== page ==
Comics are a breeding ground for – sub-genres. Gosh darn it! There are so many of them! Wikipedia lists over 25 different sub-genres of sci-fi alone, and their list is very, very conservative. But, honestly, one of my most dorky attributes is that I love all these cute, little, unknown sub-genres (like “Tech Noir” and “Weird West”). Out of this pack of literary bundles of joy, I especially love this one – Sword and Planet. The cover of the latest issue of “Low” pulls inspiration from this tiny darling of a sub-genre. Here’s how “Low” does this and a quick exploration of the Sword and Planet sub-genre.
Hey, have you met the new kid on the internet block? Oh…
Well, let me introduce you then.
Well, I’ve got to go get the pizza. So, you guys hang out, and I’ll be right back.
Here’s 6 infographics that reveal something new about comics…
Hi, my name is James, and I recently converted.
I now believe in the digital.
I’m a late adopter (that’s for sure), but I’m here now. It’s taken me awhile to put my faith in a purchase that I can neither see nor touch, but I’m here now. My life and my stuff has been fully given over to the Google and the Cloud. I now use Google Play to buy all of my movies and music.
However – I refuse to be a sacrilegious comic reader! Even though there are easy to use Apps, programs, and websites devoted to selling digital comics, I must (I must) buy a “real” comic book! Until now.
Like I said, I now fully believe in the digital. Now, I buy my comics online, and here’s why…
Westerns don’t get enough love. Have you ever watched the Clint Eastwood classics? Seriously, the Western is such an awesome genre! However, right now in comics, crime drama, sci-fi, and horror get all of the attention. There ain’t no love for the Western- until now.
“Pretty Deadly” decidedly and vehemently re-imagines the Western.
Well, it blends the crap out of it.
“Pretty Deadly” blends the Western with High-bar Fantasy, Classical Tragedy, and Manga storytelling. Basically, it takes the Western and turns it into a transgenre. Here’s how…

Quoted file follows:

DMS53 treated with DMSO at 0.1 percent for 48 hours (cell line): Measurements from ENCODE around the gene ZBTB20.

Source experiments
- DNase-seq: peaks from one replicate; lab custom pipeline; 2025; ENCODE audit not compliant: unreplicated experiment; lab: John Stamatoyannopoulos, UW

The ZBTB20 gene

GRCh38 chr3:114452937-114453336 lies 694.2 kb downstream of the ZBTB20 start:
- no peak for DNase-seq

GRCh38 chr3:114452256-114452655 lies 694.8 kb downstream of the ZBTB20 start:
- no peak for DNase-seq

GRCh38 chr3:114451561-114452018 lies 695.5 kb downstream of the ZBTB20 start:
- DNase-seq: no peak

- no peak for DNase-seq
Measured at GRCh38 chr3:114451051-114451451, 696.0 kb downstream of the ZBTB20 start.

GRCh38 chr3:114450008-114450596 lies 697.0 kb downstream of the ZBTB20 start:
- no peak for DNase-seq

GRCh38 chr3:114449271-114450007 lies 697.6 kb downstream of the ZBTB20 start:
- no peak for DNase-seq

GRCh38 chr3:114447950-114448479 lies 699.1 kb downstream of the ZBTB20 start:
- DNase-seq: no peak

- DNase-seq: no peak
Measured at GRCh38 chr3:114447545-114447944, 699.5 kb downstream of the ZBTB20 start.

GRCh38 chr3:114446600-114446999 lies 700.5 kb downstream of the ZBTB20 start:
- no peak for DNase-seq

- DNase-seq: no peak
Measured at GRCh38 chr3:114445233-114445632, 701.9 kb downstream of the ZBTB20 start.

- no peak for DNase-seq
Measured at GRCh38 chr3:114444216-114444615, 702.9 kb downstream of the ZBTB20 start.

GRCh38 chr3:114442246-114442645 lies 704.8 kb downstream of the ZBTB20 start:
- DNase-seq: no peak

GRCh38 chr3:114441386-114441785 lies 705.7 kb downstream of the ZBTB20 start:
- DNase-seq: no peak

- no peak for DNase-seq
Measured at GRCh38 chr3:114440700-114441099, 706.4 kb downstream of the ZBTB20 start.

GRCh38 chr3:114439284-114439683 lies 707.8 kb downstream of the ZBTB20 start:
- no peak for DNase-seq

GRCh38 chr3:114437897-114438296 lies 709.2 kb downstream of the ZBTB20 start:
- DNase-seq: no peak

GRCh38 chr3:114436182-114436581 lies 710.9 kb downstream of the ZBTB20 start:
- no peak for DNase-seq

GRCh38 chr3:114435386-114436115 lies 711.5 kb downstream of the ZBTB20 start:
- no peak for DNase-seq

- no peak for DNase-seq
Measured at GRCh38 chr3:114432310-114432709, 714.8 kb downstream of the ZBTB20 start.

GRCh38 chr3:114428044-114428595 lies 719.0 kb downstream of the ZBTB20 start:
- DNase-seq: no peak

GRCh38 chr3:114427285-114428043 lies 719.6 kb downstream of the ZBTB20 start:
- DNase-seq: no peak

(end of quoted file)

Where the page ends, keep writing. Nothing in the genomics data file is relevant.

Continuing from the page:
Comic book covers, Ah…I really, really love a good cover. A good cover fully immerses you. It pulls you into the story before you’ve even read the story. Moreover, a good cover stands all on it’s own as a work of art. A good cover can sit proudly on your wall and on your bookshelf, because a good cover masters all of the elements of graphic design. So, let’s talk about how covers do this. This month, let’s look at an amazing example of graphic design in comics. Without further ado, I proudly present – C.O.W.L. Vol #1.
I love pulling apart the meaning and the metaphors of poetry and fiction. It’s just how my mind works, so literature always exercises my very very active brain. I search for the layers in a text, and I love hunting down the ones I can’t find. Now, I’m going to take a leap and say that if you’re reading this, you like comics, and if you like comics, then I know your brain works at least a little bit like mine. Your brain is crazy active, and you’ve got to keep it engaged!
So how you do you keep your brain in shape? More importantly how do you use comics to exercise your active mind? Easy. Use literary analysis. Well, how do you do that? Easy again. Simply ask one question.
I love comics and TED talks
I’m dorky (but I’m sure you already knew that). I love comics, and I love educational lectures. So, naturally, I love, love, love TED talks. I follow their podcasts, YouTube videos, and even Netflix collections. I was so excited to find some TED talks on comic books that I absolutely had to share them with you: one from Scott McCloud and one from ComicBookGirl19.
“The Fade Out” is an unabashed noir tale. It is fantastic, engrossing, and insightful, and it’s only on issue one. There are a ton of reviews on the book already. But something’s missing from the reviews. To really appreciate this book, you need to know a term that (especially in connection with this book) is just thrown around. You need to know about “noir” because noir is the entire foundation and rubric for “The Fade Out,” and noir isn’t detailed in any other article about this book. So, here’s a dead simple primer on noir.
Is It Ok to Judge a Book by Its Cover? Yes.
Just like LP and book covers, comic covers completely sway my buying decision. An amazing cover can make me buy a crappy book, and a stale cover can make me pass over a stellar series. So, basically (and honestly), I judge a comic book by its cover.
This is the cover for issue number eight of the series “Zero.” For this issue, I am actually only judging the cover. I haven’t read this book, and I haven’t even read this series. I know nothing about this title besides the cover.
But that’s ok. Actually, that’s really great, because it elevates the cover to the level of capital “A” art. I’m not biased by my opinion of the series. I judge this cover by its own merits, just like I judge a painting hanging on the wall of a museum by its own merits. So, let’s get to judging…
Indie comics live and breathe innovation. The whole point of subverting mainline systems is to push past conventions. Indie comics have been around now for decades. So how are they pushing boundaries today? How are they breaking our concept of what a comic should be?